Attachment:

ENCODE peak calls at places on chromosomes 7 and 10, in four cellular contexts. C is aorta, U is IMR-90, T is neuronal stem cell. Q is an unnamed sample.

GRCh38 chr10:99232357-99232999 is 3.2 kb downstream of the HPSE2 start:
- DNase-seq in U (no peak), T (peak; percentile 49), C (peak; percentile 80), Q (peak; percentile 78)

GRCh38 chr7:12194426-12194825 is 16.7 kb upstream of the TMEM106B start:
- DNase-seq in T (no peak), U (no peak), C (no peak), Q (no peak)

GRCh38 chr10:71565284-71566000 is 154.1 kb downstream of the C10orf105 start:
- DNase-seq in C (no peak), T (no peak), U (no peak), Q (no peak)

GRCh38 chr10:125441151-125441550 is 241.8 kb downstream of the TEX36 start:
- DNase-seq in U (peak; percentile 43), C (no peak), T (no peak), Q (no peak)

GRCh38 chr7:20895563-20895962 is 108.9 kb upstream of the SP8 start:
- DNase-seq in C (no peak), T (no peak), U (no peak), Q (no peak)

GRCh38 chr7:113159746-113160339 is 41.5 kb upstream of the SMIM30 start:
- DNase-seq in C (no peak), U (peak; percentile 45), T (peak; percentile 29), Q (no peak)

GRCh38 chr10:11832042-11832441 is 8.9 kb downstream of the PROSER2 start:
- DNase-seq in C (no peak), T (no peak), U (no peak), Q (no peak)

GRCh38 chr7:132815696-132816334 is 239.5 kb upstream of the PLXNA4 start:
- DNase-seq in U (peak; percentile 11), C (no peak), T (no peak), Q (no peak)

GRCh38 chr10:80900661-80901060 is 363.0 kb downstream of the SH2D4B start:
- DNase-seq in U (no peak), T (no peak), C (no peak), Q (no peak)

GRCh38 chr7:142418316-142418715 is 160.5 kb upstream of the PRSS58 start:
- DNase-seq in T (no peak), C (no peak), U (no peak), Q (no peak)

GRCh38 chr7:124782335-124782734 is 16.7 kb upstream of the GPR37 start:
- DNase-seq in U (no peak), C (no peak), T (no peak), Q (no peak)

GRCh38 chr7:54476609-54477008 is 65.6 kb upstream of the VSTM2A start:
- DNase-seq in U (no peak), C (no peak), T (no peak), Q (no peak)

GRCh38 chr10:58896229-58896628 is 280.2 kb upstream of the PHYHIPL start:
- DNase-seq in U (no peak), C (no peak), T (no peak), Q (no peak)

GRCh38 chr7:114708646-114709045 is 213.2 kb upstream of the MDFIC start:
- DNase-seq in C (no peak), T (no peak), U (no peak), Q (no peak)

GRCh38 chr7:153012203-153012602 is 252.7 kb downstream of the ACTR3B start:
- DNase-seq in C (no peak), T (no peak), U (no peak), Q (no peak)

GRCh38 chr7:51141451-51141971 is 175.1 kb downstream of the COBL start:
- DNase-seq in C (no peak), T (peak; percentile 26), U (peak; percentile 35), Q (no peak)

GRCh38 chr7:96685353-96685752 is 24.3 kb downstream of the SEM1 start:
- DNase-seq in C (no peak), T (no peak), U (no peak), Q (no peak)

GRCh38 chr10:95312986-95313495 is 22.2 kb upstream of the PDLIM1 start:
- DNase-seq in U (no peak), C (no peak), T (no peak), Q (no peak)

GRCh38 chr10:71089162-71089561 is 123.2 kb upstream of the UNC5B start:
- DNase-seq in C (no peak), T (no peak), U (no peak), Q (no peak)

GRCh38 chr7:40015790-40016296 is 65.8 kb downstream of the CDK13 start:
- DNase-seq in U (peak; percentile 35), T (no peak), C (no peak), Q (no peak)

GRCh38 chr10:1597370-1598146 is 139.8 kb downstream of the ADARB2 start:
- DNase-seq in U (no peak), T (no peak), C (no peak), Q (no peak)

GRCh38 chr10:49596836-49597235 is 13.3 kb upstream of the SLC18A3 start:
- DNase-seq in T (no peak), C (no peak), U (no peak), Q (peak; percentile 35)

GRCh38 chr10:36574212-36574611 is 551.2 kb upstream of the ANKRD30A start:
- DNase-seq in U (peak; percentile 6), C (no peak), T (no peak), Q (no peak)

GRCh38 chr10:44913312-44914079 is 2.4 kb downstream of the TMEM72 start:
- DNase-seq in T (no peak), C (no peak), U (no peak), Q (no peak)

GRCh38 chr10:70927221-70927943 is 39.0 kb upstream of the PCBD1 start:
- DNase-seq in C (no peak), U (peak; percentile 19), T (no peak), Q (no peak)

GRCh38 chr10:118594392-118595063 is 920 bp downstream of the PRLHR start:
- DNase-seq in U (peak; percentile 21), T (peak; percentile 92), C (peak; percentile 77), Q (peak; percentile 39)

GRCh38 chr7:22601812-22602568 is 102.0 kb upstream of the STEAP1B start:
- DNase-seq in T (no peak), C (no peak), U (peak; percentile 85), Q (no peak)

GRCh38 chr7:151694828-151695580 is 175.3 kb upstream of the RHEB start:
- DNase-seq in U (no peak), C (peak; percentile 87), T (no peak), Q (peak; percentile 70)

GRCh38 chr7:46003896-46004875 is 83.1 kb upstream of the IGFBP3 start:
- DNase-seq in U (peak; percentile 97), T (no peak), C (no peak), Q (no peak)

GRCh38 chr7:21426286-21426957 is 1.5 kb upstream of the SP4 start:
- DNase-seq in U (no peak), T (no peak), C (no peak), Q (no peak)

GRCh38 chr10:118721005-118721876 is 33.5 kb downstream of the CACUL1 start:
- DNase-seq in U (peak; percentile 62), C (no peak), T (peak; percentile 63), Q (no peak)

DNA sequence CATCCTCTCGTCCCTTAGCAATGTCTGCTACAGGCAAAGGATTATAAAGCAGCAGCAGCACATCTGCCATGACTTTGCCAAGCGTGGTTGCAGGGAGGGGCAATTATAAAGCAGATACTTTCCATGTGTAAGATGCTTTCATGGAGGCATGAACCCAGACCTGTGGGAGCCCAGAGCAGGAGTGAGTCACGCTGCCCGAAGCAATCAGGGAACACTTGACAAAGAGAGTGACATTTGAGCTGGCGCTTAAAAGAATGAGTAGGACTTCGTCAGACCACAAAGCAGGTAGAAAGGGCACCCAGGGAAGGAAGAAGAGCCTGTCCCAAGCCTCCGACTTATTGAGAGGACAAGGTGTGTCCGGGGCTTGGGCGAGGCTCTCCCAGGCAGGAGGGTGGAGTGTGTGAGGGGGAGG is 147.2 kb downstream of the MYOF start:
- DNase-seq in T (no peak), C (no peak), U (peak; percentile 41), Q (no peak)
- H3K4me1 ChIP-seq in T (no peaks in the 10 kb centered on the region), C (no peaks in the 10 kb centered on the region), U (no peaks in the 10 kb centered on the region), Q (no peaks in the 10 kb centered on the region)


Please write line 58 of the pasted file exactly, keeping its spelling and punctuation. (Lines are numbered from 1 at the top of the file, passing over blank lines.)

GRCh38 chr7:46003896-46004875 is 83.1 kb upstream of the IGFBP3 start: